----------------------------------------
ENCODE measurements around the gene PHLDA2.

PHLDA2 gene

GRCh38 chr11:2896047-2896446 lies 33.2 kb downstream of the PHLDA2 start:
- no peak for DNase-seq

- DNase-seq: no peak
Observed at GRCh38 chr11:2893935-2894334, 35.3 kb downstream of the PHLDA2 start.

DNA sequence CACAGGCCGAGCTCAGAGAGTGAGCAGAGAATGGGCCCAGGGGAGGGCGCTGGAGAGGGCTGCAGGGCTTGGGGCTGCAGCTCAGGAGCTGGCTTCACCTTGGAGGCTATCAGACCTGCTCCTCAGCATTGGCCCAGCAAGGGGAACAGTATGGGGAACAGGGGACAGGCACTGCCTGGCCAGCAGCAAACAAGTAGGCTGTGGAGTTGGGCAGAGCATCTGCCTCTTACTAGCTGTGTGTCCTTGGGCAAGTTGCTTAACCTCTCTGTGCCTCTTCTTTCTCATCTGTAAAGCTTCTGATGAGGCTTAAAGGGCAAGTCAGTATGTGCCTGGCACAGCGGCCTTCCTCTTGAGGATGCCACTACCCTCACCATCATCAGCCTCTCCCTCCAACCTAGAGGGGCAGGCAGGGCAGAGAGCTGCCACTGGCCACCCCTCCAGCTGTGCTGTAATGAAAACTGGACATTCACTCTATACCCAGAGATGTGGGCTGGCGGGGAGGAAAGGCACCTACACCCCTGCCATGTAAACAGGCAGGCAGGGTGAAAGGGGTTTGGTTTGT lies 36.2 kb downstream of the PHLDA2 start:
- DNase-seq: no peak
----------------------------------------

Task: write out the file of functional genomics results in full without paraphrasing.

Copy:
ENCODE measurements around the gene PHLDA2.

PHLDA2 gene

GRCh38 chr11:2896047-2896446 lies 33.2 kb downstream of the PHLDA2 start:
- no peak for DNase-seq

- DNase-seq: no peak
Observed at GRCh38 chr11:2893935-2894334, 35.3 kb downstream of the PHLDA2 start.

DNA sequence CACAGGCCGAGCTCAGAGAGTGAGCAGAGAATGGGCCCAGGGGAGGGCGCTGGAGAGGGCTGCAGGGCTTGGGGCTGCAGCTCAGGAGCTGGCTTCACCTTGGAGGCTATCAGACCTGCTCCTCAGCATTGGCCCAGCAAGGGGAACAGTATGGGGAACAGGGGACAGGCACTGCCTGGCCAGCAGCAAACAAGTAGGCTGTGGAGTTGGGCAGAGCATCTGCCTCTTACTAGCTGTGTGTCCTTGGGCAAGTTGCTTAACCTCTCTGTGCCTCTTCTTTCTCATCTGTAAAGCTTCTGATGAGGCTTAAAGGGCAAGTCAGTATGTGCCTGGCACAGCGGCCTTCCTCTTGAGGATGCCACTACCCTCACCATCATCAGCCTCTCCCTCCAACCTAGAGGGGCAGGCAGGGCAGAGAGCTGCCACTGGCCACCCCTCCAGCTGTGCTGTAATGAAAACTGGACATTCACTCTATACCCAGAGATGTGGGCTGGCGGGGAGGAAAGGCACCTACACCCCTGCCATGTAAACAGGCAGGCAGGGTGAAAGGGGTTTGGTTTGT lies 36.2 kb downstream of the PHLDA2 start:
- DNase-seq: no peak